Life is Like This
I recently—finally—finished the second edition of A Preparation Guide for the Assessment Center Method, Charles C. Thomas Publishers. (Assessment Centers are processes often used in public safety promotional testing and there is far more to being prepared for them than many people realize.) Michael Thomas, Editor-In-Chief, had been gently encouraging me to finish the second edition since, oh, about 2006. By 2012 I felt quite guilty and in February, 2013, I essentially rewrote the whole thing.
A 38 MB document with 3 MB of text. In the process of rewriting the book I changed headings, styles, chapters, table of contents, bold to italics, italics to bold, lists to text, text to lists and rewrote some chapters several times. As I worked, my Word program became slower and slower and froze up repeatedly. I blamed my old computer. Finally, the document looked perfect! I felt elated as I saved the last tweaked page. Then, I noticed that my document was 38 MB! That couldn’t be right!
I cut and pasted each chapter into another document. The sum of all the chapters was 3 MB. When I looked at the Properties of the remaining blank document I saw that it was 0 pages, 0 paragraphs and 0 characters, but those 0 items totaled 35 MB.
What went wrong: At some point, “Track Changes” had been checked on that document. In addition, in the process of making changes but not closing the document correctly on a few occasions, the file had become corrupted. The result was that the page on the screen was blank and the Properties information showed no text, but underneath it all, behind the scenes in that document, there was 35 Megabytes of stuff and things. It was errors I thought I had eliminated and poorly written text that I certainly did not want to be part of my perfect document. I still have that blank bunch of junk in a file folder, as a reminder about myself and those with whom I communicate every day.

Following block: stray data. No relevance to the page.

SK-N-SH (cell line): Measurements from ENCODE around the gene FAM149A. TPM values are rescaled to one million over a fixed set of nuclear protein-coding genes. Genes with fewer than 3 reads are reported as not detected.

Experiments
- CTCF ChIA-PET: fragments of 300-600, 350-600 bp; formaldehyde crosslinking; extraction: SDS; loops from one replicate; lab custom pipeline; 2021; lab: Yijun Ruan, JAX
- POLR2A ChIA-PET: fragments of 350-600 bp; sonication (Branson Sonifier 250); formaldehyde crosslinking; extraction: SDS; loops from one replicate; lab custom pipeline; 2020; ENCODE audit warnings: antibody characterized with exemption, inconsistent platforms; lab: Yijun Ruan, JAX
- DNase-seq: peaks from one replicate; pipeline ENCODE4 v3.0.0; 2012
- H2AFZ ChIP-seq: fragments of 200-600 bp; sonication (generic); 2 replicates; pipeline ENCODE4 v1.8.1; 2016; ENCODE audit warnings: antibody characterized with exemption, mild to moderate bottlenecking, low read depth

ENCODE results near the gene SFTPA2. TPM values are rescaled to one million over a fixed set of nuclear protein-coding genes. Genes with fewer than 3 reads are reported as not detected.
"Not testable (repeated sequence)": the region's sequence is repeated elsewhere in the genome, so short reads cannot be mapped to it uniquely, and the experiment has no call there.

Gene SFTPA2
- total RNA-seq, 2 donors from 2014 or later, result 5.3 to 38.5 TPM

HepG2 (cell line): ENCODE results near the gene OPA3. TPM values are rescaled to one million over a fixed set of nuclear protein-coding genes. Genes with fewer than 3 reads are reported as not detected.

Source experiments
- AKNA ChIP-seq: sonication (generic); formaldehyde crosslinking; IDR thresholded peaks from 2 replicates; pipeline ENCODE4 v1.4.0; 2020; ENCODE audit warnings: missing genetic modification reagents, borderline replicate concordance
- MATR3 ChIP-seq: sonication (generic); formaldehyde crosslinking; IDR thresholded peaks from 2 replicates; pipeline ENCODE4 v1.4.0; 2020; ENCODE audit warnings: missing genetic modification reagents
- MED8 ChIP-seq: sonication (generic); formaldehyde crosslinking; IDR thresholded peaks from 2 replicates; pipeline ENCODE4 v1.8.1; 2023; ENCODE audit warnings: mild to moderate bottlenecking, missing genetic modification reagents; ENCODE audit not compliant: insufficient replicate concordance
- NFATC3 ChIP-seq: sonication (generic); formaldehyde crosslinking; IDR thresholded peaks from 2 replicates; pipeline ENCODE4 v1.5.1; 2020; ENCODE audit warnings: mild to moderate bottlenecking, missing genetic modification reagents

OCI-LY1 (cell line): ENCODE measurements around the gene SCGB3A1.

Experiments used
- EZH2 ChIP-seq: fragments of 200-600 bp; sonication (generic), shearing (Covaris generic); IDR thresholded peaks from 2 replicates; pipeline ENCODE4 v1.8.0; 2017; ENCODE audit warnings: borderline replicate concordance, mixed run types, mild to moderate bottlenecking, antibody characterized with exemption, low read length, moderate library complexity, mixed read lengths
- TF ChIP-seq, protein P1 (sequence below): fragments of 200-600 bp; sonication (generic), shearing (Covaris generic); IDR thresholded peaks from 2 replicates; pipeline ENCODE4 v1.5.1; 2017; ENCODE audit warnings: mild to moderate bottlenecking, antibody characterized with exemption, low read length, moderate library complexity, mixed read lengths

The junk and corruption behind the pages of your life. Benjamin Franklin once said he would live his life from beginning to end in the same general way. Then, he added, “All I would ask should be the privilege of an author, to correct, in a second edition, certain errors of the first.”
Many of us spend our time trying to rewrite, edit, improve and correct our lives. We swear to clean up our act and move forward in a better way—and often we do. But, we can’t un-check the “Track Changes” button in our bodies and brains. It’s all there, behind the scenes, often slowing us down and freezing us up and we don’t even know why. Even when we correct mistakes, something is left behind.
We’re all big messes. The same thing is true in the lives of those with whom we interact. We see one thing but underneath is something quite different. We can’t know what is underneath, but it is at least good to remind ourselves regularly that it is there. My friend, Jeff Adams, pastor of Graceway Church in Kansas City, Missouri, often says, “We’re all pretty much big messes and it’s a wonder God loves any of us.”
We are millions or billions of Megabytes of errors, corrections, junk and corrupted material, hidden by tidy margins, nice headings and carefully edited text.
Ralph Waldo Emerson wrote to his daughter, after she told him how a mistake from her past was still haunting her:
Finish every day and be done with it. You have done what you could. Some blunders and absurdities no doubt crept in; but get rid of them and forget them as soon as you can. Tomorrow is a new day, and you should never encumber its potentialities and invitations with the dread of the past. You should not waste a moment of today on the rottenness of yesterday.
I agree with that sentiment, for the most part. But, Mr. Emerson never used Word.
Type the story of your life carefully–this isn’t a draft version.